Why the Worst Get on Top: Corruption in Democracies

In “The Road to Serfdom”, Friedrich Hayek argues that leaders who dominate totalitarian regimes are willing to “do what it takes” to rule, with rent-seeking competition for leadership positions resulting in the worst contestant winning. Democratic regimes, with less power at the center and fewer functions under state control, tend to offer smaller “prizes” to the political contest’s winner. But both democratic and totalitarian processes are rent-seeking games, though played by different rules. Corruptible politicians become lower-cost competitors even in democracies because they do not feel there are psychic costs to breaking rules. In addition, they accrue more from winning elections because they are willing to line their own pockets. Thus, they have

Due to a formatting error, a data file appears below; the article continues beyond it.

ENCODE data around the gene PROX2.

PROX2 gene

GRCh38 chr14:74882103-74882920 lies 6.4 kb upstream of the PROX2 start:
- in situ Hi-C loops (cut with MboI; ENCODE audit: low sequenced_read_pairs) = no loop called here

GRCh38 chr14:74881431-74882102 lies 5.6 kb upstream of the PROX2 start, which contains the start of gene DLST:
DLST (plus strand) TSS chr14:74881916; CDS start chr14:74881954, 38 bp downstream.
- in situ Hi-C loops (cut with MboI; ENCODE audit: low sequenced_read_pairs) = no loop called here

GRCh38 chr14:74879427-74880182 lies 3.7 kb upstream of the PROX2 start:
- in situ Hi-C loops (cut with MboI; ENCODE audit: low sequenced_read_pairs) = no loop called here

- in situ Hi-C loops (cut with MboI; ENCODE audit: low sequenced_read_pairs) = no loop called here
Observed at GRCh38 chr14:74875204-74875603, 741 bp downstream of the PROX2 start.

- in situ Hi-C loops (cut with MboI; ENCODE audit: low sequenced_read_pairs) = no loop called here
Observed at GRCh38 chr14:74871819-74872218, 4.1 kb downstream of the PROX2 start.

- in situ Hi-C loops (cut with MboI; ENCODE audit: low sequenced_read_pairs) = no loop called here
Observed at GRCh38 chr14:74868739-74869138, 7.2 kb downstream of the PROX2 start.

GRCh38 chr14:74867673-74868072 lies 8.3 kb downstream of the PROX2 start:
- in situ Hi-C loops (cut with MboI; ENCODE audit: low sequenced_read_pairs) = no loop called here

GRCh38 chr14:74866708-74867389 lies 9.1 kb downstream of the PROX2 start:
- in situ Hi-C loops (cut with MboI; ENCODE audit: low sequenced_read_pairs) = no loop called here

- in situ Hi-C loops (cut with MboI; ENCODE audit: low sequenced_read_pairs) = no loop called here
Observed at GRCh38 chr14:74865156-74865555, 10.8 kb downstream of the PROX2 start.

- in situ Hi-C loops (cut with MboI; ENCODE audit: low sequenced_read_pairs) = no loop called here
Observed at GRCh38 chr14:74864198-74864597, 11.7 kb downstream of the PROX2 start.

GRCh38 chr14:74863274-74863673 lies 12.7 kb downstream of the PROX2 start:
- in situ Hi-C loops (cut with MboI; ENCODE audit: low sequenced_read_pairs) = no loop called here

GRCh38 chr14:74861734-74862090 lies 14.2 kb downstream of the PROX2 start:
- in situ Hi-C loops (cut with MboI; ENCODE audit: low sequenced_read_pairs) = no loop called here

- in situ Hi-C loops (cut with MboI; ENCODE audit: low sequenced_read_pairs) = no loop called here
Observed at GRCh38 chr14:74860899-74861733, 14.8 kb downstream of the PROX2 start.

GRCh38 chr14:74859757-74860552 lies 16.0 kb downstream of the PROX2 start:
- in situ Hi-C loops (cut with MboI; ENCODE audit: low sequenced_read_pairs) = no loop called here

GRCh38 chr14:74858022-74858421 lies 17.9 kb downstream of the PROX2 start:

stronger incentives to invest in campaigns for election or reelection to office and not only “bid” more for office (by investing in more electioneering effort) but also stand to benefit from changing the rules of the game that increase the winner’s prize by diminishing the democratic process. The main takeaway is that it is not only in dictatorships but also in democracies that there is a propensity for “the worst get on top.” (Coats, R. Morris, Jeremy T. Schwartz, and Gökhan Karahan. “Why the Worst Get on Top: Corruption in Democracies.” The Independent Review 23, no. 2 (2018): 267–81.)